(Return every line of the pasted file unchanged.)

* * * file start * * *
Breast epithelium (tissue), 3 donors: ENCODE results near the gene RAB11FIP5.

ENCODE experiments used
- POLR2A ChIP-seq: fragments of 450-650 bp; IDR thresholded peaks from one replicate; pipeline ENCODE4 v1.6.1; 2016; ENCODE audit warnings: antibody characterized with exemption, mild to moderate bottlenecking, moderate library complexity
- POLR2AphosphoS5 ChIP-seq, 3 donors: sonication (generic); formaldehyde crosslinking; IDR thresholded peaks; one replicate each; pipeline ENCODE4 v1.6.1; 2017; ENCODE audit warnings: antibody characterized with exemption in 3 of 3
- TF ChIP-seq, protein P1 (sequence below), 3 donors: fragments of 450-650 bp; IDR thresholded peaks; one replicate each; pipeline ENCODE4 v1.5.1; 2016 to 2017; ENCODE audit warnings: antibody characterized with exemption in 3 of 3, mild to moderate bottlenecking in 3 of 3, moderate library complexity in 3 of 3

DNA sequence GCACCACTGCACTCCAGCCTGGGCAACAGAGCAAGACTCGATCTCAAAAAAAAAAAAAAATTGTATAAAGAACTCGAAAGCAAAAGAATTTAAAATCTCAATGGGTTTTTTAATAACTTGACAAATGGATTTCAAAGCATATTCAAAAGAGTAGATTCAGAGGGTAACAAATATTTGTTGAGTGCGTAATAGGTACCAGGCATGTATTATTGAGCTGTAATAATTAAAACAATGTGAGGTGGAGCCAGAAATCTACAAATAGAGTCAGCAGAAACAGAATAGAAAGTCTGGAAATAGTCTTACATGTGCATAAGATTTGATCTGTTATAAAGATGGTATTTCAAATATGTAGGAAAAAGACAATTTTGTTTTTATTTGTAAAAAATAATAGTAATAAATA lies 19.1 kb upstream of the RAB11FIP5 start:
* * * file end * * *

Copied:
Breast epithelium (tissue), 3 donors: ENCODE results near the gene RAB11FIP5.

ENCODE experiments used
- POLR2A ChIP-seq: fragments of 450-650 bp; IDR thresholded peaks from one replicate; pipeline ENCODE4 v1.6.1; 2016; ENCODE audit warnings: antibody characterized with exemption, mild to moderate bottlenecking, moderate library complexity
- POLR2AphosphoS5 ChIP-seq, 3 donors: sonication (generic); formaldehyde crosslinking; IDR thresholded peaks; one replicate each; pipeline ENCODE4 v1.6.1; 2017; ENCODE audit warnings: antibody characterized with exemption in 3 of 3
- TF ChIP-seq, protein P1 (sequence below), 3 donors: fragments of 450-650 bp; IDR thresholded peaks; one replicate each; pipeline ENCODE4 v1.5.1; 2016 to 2017; ENCODE audit warnings: antibody characterized with exemption in 3 of 3, mild to moderate bottlenecking in 3 of 3, moderate library complexity in 3 of 3

DNA sequence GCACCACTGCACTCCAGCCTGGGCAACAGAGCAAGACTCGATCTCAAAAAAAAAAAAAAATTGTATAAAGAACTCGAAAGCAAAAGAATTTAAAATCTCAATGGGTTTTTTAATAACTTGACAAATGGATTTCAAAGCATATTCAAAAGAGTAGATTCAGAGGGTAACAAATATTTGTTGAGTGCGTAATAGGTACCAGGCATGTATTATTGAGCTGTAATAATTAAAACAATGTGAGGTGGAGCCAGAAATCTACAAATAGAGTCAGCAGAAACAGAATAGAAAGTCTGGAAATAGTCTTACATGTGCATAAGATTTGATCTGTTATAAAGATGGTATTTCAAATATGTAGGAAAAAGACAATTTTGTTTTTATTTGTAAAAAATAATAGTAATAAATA lies 19.1 kb upstream of the RAB11FIP5 start: